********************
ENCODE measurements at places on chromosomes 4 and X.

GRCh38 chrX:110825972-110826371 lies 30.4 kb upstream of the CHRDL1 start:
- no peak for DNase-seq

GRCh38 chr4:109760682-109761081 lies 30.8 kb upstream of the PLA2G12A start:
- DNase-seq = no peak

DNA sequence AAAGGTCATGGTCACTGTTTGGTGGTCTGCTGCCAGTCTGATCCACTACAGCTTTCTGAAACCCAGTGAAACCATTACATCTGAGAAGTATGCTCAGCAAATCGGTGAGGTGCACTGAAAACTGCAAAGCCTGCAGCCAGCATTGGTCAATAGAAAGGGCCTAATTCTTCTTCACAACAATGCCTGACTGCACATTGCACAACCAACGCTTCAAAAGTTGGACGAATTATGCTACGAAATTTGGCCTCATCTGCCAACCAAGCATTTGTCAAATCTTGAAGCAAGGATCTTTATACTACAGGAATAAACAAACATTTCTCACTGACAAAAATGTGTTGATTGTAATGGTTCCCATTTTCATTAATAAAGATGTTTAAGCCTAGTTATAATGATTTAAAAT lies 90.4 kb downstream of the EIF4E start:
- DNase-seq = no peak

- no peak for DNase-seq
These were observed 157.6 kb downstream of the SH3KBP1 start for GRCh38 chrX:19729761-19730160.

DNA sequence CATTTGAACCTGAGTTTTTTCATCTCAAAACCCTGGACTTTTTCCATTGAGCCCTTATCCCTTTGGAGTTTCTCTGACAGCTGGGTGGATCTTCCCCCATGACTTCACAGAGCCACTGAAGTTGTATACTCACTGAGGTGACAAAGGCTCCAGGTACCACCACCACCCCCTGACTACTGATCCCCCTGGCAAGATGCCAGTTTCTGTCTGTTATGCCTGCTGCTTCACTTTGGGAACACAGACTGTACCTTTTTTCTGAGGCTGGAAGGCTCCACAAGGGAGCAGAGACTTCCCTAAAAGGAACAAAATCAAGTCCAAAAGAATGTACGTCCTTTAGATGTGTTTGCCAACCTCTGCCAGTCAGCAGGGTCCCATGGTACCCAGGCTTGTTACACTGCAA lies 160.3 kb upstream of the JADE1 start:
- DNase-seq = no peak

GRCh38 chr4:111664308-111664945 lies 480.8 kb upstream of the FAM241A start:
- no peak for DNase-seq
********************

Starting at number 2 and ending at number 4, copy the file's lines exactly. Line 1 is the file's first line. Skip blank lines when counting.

GRCh38 chrX:110825972-110826371 lies 30.4 kb upstream of the CHRDL1 start:
- no peak for DNase-seq

GRCh38 chr4:109760682-109761081 lies 30.8 kb upstream of the PLA2G12A start: